On September 11, 1789, the Senate confirms Hamilton’s appointment as Secretary of the Treasury, which consists of 40 staffers (tenfold the 4 employees approved for Jefferson at State). 

Hamilton faces enormous opening challenges. 

The first is the huge debt from the six year war with Britain. 

According to “The First Report On Public Credit” published on January 14, 1790, the United States owes a total of $54 million — $13 million to foreign interests and another $41 million to domestic investors. Individual States owe an additional $14 million in total. 

These debts are owed to wealthy men, Americans and many foreigners, who have “bet” their money on an eventual American victory over Britain in the Revolutionary War.  

Their bets are made in the form of “bonds” or IOU’s, typically constructed as follows: 

  • In exchange for my loan today of $900 dollars… 
  • The government promises to pay me back $1,000 dollars on this later date.

While the above bond would be said to have a “par value” of $1,000, the “holder” might decide to sell it to another investor either above or below its face/par value – depending on the outlook for the American cause at any point in the war. In 1790 many of these bonds are owned by secondary investors who purchase them at amounts well below their par value. 

Hamilton knows that the United States cannot immediately pay off this entire $68 million debt, given a total economy (GDP) valued at only $190 million. 

But bold action is integral to Hamilton’s persona.  

So he quickly assures bond-holders that the Treasury will pay all of them back, at full par value. He makes this pledge in spite of resistance from Anti-Federalist factions within Congress and others who argue the debt should be substantially reduced, since secondary speculators had purchased many of the bonds at prices well below their par value.  

But Hamilton beats them back, on the grounds that recalculating bond values would be detrimental to securing future loans. 

Many of these same critics also oppose his plan to assume the State’s $14 million in debts, for fear that this would further concentrate power with the central government. They concede after Jefferson, Madison and Hamilton work out the so-called “dinner party compromise,” whereby  

they reach an agreement on moving the capital from Philadelphia, south to Washington City, by 1801. 

At this point, Hamilton has assumes all U.S. debt under his federal Treasury. Now all he needs to figure out is how to pay it off. 

1789 – 1793

The First Taxes Are Levied On Foreign Imports And Domestic Spirits

Since the 1787 Constitution expressly forbids anything like an income or property tax on individual citizens, Hamilton begins his quest for funding with a “tariff” to be imposed on goods entering American ports. 

Once he has settled on the idea of the tariff, the challenge then becomes one of deciding which items to tax and at what rates. The debates here produce an immediate firestorm in Congress, with each industry and state attempting to lobby on behalf of its own economic interest.  

The most intense conflicts center on tariffs that appear to favor one section of the nation at the expense of another. Goods made from iron are one example – with the North wanting a high tariff to “protect” their start-up smelting operations and the South seeking a low tariff on imported necessities such as nails, horseshoes and the like.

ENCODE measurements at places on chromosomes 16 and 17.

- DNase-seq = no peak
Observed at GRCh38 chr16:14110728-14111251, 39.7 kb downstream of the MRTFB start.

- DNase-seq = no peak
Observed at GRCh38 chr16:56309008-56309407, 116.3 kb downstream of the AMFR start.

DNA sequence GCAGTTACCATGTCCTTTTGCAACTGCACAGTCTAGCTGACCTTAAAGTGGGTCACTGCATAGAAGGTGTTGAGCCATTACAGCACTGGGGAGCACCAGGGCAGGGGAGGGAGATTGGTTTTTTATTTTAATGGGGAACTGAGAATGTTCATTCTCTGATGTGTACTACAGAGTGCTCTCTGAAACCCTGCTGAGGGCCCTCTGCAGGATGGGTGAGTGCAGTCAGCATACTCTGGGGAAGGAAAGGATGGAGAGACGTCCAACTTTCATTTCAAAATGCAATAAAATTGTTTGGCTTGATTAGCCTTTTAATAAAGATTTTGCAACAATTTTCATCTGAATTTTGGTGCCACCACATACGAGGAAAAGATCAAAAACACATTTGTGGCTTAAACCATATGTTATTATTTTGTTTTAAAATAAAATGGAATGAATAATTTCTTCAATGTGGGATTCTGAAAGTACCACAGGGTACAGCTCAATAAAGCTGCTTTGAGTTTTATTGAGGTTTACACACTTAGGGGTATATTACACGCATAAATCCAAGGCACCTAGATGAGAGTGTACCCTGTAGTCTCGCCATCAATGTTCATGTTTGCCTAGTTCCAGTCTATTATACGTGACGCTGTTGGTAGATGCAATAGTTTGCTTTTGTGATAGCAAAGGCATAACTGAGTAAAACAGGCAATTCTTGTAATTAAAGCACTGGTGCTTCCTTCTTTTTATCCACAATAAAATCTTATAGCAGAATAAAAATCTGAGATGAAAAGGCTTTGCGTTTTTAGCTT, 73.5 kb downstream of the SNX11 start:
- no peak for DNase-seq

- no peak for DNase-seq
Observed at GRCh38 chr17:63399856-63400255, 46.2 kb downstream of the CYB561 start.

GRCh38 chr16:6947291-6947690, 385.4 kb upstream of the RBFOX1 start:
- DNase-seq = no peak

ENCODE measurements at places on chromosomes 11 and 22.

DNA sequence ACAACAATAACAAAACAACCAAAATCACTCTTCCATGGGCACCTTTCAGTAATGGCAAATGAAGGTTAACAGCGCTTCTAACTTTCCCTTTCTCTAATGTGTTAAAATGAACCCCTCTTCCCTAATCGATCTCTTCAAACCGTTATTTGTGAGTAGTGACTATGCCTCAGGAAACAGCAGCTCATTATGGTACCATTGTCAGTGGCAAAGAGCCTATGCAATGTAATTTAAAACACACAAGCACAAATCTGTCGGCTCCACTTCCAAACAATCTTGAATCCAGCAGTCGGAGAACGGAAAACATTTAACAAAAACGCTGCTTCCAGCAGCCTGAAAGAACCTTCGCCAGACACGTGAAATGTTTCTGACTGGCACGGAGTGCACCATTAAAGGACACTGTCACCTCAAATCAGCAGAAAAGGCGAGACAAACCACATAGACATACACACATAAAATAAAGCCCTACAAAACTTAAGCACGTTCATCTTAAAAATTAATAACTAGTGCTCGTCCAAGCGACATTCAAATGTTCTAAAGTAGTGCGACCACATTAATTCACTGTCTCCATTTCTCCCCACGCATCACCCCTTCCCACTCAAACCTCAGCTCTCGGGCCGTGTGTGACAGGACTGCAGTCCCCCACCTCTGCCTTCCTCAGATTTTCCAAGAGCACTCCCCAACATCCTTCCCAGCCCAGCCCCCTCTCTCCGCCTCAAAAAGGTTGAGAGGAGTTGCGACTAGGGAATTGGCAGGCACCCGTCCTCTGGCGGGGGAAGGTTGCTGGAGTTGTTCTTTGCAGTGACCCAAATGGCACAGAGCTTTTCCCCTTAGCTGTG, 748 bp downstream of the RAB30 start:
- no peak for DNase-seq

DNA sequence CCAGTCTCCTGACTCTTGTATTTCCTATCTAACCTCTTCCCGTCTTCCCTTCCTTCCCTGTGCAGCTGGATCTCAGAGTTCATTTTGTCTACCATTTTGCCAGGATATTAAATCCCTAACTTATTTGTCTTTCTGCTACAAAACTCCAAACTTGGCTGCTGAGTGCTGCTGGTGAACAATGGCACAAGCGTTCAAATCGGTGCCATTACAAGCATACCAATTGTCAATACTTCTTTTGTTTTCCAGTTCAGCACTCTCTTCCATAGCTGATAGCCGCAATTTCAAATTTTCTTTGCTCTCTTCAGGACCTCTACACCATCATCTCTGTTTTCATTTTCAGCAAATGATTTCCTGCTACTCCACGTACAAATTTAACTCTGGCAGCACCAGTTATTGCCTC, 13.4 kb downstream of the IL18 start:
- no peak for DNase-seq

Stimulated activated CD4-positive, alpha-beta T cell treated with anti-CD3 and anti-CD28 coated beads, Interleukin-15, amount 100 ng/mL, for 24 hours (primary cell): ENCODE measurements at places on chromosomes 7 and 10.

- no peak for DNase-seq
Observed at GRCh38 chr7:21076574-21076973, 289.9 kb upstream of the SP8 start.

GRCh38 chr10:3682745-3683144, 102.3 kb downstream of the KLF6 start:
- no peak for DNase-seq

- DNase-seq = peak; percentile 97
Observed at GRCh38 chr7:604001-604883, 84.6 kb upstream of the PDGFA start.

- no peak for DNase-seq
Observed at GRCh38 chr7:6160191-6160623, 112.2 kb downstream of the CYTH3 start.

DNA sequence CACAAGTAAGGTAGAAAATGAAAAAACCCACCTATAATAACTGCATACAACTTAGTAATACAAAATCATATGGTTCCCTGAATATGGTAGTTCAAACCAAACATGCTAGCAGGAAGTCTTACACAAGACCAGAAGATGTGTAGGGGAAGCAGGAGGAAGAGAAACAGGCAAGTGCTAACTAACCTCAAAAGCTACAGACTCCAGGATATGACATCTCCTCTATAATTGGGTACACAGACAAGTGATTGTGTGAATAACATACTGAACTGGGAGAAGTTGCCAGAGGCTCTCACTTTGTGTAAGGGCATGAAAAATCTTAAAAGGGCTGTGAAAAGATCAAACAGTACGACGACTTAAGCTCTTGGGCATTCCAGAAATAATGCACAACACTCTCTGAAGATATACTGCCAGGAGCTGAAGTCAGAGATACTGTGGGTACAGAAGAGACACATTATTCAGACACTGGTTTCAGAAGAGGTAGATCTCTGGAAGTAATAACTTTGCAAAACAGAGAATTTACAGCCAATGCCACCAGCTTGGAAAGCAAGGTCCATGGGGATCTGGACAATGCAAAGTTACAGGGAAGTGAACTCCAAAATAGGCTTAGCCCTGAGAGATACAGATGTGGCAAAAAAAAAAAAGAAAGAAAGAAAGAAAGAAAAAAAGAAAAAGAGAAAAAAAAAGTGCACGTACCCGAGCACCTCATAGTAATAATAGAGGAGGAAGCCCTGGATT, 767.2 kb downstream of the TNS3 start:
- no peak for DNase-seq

In the end, the Tariff and Tonnage Act of 1789 lays out a simple, compromise formula:

  • American ships entering U.S. ports shall be taxed at 6 cents per ton of cargo; and
  • Foreign ships shall be taxed at 50 cents per ton.

This tariff provides 85% of the total revenue Hamilton is able to collect to fund the new federal government. The other 15% comes from excise taxes (mostly on whiskey and tobacco) and from the sale of public lands. 

The Tariff gives Hamilton and the country the revenue stream it needs to begin to pay down its debts and to cover its expenses. 

At the same time, however, it also produces the first threat to secede from the Union, in this case issued by a founding father, Senator Pierce Butler of South Carolina.  

Butler is particularly critical because he views the tariff as damaging to the profitability of what  is becoming the South’s key industry – production of raw cotton,

High tariffs on finished goods from the UK increase their retail prices and therefore reduce sales demand in the U.S. In turn this reduces UK demand for our cotton. So a win for the new northeastern mills comes at the expense of southern cotton farmers.

This complaint about tariff rates on cotton imports will rage off and on for the next three decades, culminating in the Nullification Crisis of 1830.

1789 – 1793

Hamilton Floats U.S. Treasury Bonds To Add More Revenue

New York Stock Exchange
Interior of the New York Stock Exchange, Started Up in May 1792

Hamilton’s second source of government funding comes in the form of IOU bonds, similar to those used by the colonialists to finance the war.  

These are now cast as “U.S. Treasury Bonds.” 

He offers these to investors – along with a promise to redeem them at a future date, paying the face value plus a rate of interest to be established on a daily basis, depending on economic conditions. 

“You lend the government $100 today and it will pay you back $104 in a year.” 

Hamilton puts these Treasury Bonds up for auction to investors six times every week, and because they are backed “by the full faith and credit of the U.S. government,” they quickly become popular. 

Investors christen these U.S. Treasury notes as “The Stock.” 

And they begin to meet informally in New York at the Merchant’s Coffee House on Wall Street to buy and sell “The Stock,” with help from brokers, or “stockjobbers,” who manage the transactions. 

By 1792 a formal New York Stock Exchange is established to quote prices on five different securities, all bank bonds.